Grade: C

2017 Draft
Picks: Jamal Adams, Marcus Maye, ArDarius Stewart, Chad Hansen, Jordan Leggett, Dylan Donahue, Eli McGuire, Jeremy Clark, Derrick Jones

Jamal Adams is a stud, plain and simple. He is the Jets’ best player, clearly the leader of the defense, and looks to be a perennial All-Pro caliber player in this league. BUT, that doesn’t necessarily mean he was the right pick. MM had a chance at Patrick Mahomes and Deshaun Watson with the sixth pick, and chose to stand pat with McCown, Hackenberg, and Bryce Petty. Even though he made the move for Darnold the following year, it doesn’t mean the Adams pick was the right one. Marcus Maye seems like a solid pick and had a good rookie season but has had trouble staying healthy and will also be 26 (!) entering his third season. Stewart, Hansen, and Donahue can’t make it on an NFL roster and were cut by the Jets after one year. Leggett has had trouble staying healthy and shouldn’t be on the team next year. McGuire has shown flashes as a complimentary back, but it is difficult to see him in a feature role. Clark and Jones have suited up for six games combined in two years.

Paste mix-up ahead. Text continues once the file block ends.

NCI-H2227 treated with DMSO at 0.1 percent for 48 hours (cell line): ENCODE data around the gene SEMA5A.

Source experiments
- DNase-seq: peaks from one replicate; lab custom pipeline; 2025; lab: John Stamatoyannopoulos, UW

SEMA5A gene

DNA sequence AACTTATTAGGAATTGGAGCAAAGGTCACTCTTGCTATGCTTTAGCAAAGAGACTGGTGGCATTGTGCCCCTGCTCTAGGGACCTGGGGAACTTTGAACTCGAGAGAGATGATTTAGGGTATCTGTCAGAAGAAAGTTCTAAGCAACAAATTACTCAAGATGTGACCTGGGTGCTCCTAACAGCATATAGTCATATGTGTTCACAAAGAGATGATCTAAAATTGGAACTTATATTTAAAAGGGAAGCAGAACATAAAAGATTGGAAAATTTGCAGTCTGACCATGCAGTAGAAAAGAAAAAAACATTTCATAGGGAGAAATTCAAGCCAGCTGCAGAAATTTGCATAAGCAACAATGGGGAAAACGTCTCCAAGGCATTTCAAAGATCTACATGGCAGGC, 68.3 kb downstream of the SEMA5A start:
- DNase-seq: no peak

Grade: C- (one All-Pro caliber player and three players out of the league after year 1… enough said)

2018 Free Agency
Notable Additions: Andre Roberts, Terrelle Pryor Sr., Spencer Long, Trumaine Johnson, Isaiah Crowell, Avery Williamson, Teddy Bridgewater, Josh McCown (re-signed), Mo Claiborne (re-signed)